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SOUTH AFRICA: MONUMENTS TO APARTHEID STILL STAND


English/Nat

The monuments to apartheid are still standing across South Africa, a year after the country’s first multi-racial government came to power.

But a sense of political correctness is spreading in Nelson Mandela’s new South Africa even creeping into the police museum.

The architect of apartheid, former prime minister Hendrik Verwoerd.

The first president of the Transvaal republic, Paul Kruger.

The Voortrekker monument in Pretoria commemorating the Battle of Blood River in 1838 when 500 travelling Boer farmers killed 10 thousand Zulu warriors.

And the Police Museum which houses uniforms and artifacts from the often controversial South African police force.

This is the physical evidence of the old South Africa and this country’s colonial and racist past.

Some see the continued existence of these monuments and statues as an insult, reminders of an injustice that must never be repeated.

The South African Police say their museum will never be closed down, instead they are making it more politically correct.

Rooms which used to house grisly pieces of evidence from the country’s most sensational murder trials are now being refurbished to house memorabilia from the apartheid years.

The statute books in which apartheid laws such as those forbidding mixed marriages and the free movement of black people were recorded, will be displayed.

And the dreaded pass book that every black person was forced to carry to avoid detention will also be shown.

Posters, stickers and any other material that used to be regarded as subversive will now have pride of place in the museum.

SOUNDBITE:
We’re trying to change our image. The reason is this is the new South Africa. We have to learn how to adapt to this situation.
SUPER CAPTION: Constable Shuaib Syed.

In Bloemfontein, the removal of Hendrik Verwoerd’s statue from a building by the same name caused more of a stir.

Many Afrikaners objected to this unceremonious demise of the architect of apartheid and prime minister from 1958 until his assassination in 1966.

Yet most believe that both the old and the new have a place in South African culture.

SOUNDBITE:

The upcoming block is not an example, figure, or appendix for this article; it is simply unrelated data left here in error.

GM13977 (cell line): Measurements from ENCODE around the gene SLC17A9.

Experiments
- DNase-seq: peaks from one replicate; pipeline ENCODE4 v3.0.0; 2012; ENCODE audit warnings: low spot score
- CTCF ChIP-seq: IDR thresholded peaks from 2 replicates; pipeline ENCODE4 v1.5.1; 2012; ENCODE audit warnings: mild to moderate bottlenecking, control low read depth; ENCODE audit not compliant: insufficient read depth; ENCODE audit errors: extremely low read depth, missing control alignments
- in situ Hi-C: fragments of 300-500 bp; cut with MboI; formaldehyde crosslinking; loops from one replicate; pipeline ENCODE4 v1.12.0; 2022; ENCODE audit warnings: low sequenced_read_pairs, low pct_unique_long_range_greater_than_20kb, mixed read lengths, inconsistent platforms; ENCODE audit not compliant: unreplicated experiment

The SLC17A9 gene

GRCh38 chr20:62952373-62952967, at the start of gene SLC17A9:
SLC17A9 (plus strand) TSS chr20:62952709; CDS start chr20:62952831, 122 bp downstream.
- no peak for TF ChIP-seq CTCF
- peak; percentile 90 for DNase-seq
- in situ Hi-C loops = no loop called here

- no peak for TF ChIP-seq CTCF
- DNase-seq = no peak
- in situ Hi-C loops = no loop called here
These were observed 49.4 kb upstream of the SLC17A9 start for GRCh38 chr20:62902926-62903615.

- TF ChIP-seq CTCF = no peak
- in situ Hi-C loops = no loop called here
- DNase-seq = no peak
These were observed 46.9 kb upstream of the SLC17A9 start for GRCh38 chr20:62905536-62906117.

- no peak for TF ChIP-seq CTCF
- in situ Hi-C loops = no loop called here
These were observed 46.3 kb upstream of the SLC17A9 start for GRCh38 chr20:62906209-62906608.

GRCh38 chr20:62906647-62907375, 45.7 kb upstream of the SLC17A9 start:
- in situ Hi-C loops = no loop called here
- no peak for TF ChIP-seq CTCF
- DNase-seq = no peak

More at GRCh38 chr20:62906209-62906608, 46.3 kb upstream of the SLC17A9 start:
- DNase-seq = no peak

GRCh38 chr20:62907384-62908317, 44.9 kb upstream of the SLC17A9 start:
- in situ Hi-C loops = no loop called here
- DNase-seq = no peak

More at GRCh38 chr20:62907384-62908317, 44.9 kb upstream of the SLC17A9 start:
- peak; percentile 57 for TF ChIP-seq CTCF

It’s part of our history – you can’t throw the history away.
SUPER CAPTION: Unidentified passer-by.
Yes, because when I grew up I found him here.
SUPER CAPTION: Unidentified passer-by.
There is room for part of our history that has not been portrayed up to now. But I don’t believe you can take away the history that has been portrayed. I think there is space for both of them.
SUPER CAPTION: Unidentified passer-by.

It’s expected there will be a gradual introduction of new monuments, the insertion of a part of history that South Africans were once forbidden to talk about.

The first home of President Nelson Mandela in Orlando West, Soweto; the memorial in honour of Hector Peterson, the first student killed in the 1976 student uprising; and the grave of Housing Minister and communist leader Joe Slovo – and hundreds of others who died in the name of the struggle – are the monuments to the new South Africa.

Andre Odendal, a member of the task group appointed by the arts and culture ministry to develop a new policy in this sphere believes the recovery of South Africa’s forgotten history is crucial to the process of transformation.

SOUNDBITE:
Don’t expect a sort of wholesale destruction of old monuments or the emptying out of old museums. I think the challenge is going to be to recontextualise the museums – to explain them in a different way.
SUPER CAPTION: Andre Odendal, historian & member of task group
investigating a new arts and culture policy for South Africa.

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